MORRISSEY: Remembering White Sox outfielder Oscar Gamble and his amazing Afro
Subscribe for unlimited digital access.
Try one month for $1!
Subscribe for unlimited digital access. Try one month for $1!
The hair. Oh, my Lord, the hair. It was magnificent.
Oscar Gamble’s Afro was so tall and so wide that it demanded freedom. When he put on a baseball cap, it was like a bull rider trying not to get thrown. It was the former White Sox outfielder’s calling card, his identity, his essence.
So it came as a shock when, more than a decade ago, I called Gamble and found a man who had fallen in with the enemy. I informed him that Sox chairman Jerry Reinsdorf had ordered A.J. Pierzynski and Joe Crede to get their manes cut. Surely Gamble, who had let it all hang out so unabashedly in the 1970s, would come to the defense of his fellow freak-flag fliers. Surely he would stand up to the prudish Reinsdorf, who clearly had something against our Fabio-inspired heroes.
Former White Sox, Cubs slugger Oscar Gamble dead at 68
Clearly, I was wrong.
“It’s just different rules for different teams,” Gamble said. “They have the right to tell you how they want you to look or how they want you to wear their uniform. I don’t see anything wrong with that.”
Gamble, who died Wednesday at 68 of cancer of the jaw, was a good baseball player, hitting .265 over a 17-year career. But he was best known for the Afro, which rose into the air like a mushroom cloud. Baseball hadn’t seen anything like it.
He began growing it out in 1974, when he was with Cleveland. It wasn’t a political statement. It was a pragmatic decision.
“At the time, I was trying to get more playing time,” he said. “I was trying to be noticed so I could get in the lineup a little more. I thought the hair was one way of getting noticed. They remember you.”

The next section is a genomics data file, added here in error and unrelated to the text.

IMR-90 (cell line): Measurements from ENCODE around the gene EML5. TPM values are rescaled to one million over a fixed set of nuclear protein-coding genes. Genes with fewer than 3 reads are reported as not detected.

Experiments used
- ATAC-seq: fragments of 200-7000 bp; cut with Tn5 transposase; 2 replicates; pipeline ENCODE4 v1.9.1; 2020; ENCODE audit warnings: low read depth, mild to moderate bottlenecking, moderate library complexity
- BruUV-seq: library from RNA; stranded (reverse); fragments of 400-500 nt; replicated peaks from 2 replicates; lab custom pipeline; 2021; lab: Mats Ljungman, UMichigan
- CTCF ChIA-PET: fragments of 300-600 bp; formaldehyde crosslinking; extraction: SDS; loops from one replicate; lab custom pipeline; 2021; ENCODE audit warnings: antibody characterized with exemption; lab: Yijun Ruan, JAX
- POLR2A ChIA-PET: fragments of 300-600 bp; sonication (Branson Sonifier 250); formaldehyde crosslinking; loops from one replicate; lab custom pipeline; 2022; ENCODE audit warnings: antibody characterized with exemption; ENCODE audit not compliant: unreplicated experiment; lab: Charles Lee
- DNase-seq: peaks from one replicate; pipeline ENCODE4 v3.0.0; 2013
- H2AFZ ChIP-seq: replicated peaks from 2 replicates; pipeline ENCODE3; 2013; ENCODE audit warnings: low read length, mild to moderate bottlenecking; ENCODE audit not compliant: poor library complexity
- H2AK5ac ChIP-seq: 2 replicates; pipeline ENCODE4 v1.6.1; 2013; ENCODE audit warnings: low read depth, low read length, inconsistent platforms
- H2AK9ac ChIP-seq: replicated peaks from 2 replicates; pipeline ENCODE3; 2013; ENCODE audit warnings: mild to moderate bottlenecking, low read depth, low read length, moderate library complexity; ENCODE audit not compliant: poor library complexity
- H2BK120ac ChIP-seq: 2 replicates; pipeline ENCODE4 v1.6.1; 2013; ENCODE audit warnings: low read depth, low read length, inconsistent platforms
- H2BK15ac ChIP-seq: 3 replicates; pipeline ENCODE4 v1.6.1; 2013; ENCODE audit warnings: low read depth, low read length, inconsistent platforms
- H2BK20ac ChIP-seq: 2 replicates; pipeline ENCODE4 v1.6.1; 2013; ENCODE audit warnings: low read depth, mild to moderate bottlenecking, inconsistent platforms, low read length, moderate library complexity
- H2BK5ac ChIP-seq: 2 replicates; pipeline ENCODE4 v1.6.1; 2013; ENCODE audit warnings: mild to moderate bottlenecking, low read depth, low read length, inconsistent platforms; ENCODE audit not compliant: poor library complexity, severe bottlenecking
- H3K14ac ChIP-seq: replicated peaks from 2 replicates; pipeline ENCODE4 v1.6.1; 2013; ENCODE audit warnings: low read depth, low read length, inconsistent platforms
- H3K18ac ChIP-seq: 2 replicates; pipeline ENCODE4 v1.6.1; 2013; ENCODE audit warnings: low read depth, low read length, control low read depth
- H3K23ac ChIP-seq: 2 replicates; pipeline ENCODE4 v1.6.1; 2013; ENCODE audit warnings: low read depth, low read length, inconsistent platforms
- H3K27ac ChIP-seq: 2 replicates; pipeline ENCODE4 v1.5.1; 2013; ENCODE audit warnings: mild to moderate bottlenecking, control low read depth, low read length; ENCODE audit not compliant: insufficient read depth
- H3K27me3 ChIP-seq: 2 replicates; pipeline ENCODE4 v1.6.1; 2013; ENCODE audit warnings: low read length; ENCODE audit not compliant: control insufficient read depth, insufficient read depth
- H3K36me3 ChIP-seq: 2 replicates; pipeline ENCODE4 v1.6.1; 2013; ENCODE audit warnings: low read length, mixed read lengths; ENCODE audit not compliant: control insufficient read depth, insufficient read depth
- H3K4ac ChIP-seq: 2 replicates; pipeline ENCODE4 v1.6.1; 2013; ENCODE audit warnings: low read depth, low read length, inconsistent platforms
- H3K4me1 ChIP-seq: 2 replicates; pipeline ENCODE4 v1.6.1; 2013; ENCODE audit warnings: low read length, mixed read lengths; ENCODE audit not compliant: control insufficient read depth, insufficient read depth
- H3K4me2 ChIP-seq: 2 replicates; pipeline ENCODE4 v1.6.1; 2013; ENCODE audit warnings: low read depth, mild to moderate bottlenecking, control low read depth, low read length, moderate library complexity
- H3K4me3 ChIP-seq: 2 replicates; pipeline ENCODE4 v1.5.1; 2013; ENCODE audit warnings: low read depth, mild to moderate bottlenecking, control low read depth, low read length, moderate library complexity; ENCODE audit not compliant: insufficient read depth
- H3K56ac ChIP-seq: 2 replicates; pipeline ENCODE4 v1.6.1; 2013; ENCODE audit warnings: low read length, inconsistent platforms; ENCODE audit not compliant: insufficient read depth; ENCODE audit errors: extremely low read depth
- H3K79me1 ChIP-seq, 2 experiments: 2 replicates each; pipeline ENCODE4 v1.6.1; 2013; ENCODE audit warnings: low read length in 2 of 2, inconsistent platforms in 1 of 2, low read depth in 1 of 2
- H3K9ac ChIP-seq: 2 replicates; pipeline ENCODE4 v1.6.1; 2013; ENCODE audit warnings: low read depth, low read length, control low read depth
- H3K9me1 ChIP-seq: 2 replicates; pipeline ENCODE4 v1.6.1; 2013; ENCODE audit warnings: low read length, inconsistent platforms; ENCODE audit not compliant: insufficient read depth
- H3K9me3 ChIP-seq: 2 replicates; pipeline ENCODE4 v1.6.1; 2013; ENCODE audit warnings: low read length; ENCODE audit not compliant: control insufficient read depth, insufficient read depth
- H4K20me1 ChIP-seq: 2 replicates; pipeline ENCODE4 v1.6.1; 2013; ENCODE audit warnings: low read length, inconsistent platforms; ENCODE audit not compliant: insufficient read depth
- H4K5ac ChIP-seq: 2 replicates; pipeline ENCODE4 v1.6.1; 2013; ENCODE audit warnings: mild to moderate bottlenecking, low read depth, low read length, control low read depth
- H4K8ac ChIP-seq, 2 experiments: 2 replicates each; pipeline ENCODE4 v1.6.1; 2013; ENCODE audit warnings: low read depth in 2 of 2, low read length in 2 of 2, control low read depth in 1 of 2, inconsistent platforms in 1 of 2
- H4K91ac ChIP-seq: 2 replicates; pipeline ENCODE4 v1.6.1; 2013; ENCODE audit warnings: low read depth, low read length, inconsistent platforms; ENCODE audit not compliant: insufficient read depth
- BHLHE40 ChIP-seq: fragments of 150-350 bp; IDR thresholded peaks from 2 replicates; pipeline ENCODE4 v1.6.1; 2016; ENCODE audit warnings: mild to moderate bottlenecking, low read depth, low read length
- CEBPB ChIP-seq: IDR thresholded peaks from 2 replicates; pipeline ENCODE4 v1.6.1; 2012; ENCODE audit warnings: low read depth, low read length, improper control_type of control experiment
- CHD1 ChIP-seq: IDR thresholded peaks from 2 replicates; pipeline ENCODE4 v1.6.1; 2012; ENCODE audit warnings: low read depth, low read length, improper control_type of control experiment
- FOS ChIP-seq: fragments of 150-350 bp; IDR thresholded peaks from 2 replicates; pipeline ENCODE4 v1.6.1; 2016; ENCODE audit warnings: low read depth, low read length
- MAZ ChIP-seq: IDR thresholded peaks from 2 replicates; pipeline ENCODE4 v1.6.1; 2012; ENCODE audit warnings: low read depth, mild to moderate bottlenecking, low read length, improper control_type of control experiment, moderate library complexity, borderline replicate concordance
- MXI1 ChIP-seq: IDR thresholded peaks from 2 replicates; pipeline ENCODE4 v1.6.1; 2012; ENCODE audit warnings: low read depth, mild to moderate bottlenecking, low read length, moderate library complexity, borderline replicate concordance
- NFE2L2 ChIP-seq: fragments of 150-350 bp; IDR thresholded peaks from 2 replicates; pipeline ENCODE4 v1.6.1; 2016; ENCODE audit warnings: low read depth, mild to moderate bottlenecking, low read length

They did. Pitches seemed to come closer to his head than they had before, either because pitchers didn’t like the look or because … pitchers didn’t like the look. It was outside the realm of baseball experience, always a no-no. Gamble was viewed as a man showing up the game.
But wherever he went, people knew who he was. And he did get more playing time, though it should be noted that the increase in at-bats had begun the season before. The end of the enormous, majestic ’fro came in November 1975, when the Indians traded him to the hair-averse Yankees. Owner George Steinbrenner decreed that players must have their hair cut above the collar. People hadn’t seen Gamble’s collar in months.
He said it was almost a relief. The hair had begun to weigh on him, figuratively if not literally.
“I was happy I could get in and out of the clubhouse faster,” he told me in 2006, in my past life at the Tribune. “I didn’t have to use my blow dryer. It used to take me an hour and a half to get out of the clubhouse with the washing and the drying.”
But did the ease of care match the potential loss of future income? Gamble had recently signed an endorsement deal with Afro Sheen, and the big-haired slugger the company thought it was getting wasn’t going to look like that much longer. The deal died. Steinbrenner, to his credit, gave Gamble $5,000 for lost wages. And the team did pay for his haircut.
He joined the Sox in 1977 and had the best overall season of his career, hitting .297 with 31 home runs and 83 runs batted in. He started growing his hair out again, though not nearly the length it was before. If the old ’fro was a tape-measure job, this one died at the warning track.
Gamble was discovered by former Negro League star Buck O’Neil, who was a scout for the Cubs. The North Siders drafted him, and he made his major-league debut with the team late in the ill-fated 1969 season. That would be the start of a career that saw him play for seven different teams.
It was a good, long career that reached its high point when he grew his hair out and up. Things have changed a lot in sports even since I talked to Gamble in 2006. Hair is everywhere. You couldn’t have missed the beard and flowing locks on Dodgers third baseman Justin Turner when he was tearing up the Cubs last season in the National League Championship Series. It looked like a red fox had swallowed his head. Pierzynski and Crede would look like two of the Beach Boys compared to the way some players look now.
Turner and his shaggy brethren should take a moment to remember the man who paved the way for their right to go long.
When I interviewed Gamble 12 years ago, I asked him how he was wearing his hair. Short, he said. I sighed.
Farewell, my formerly furry friend.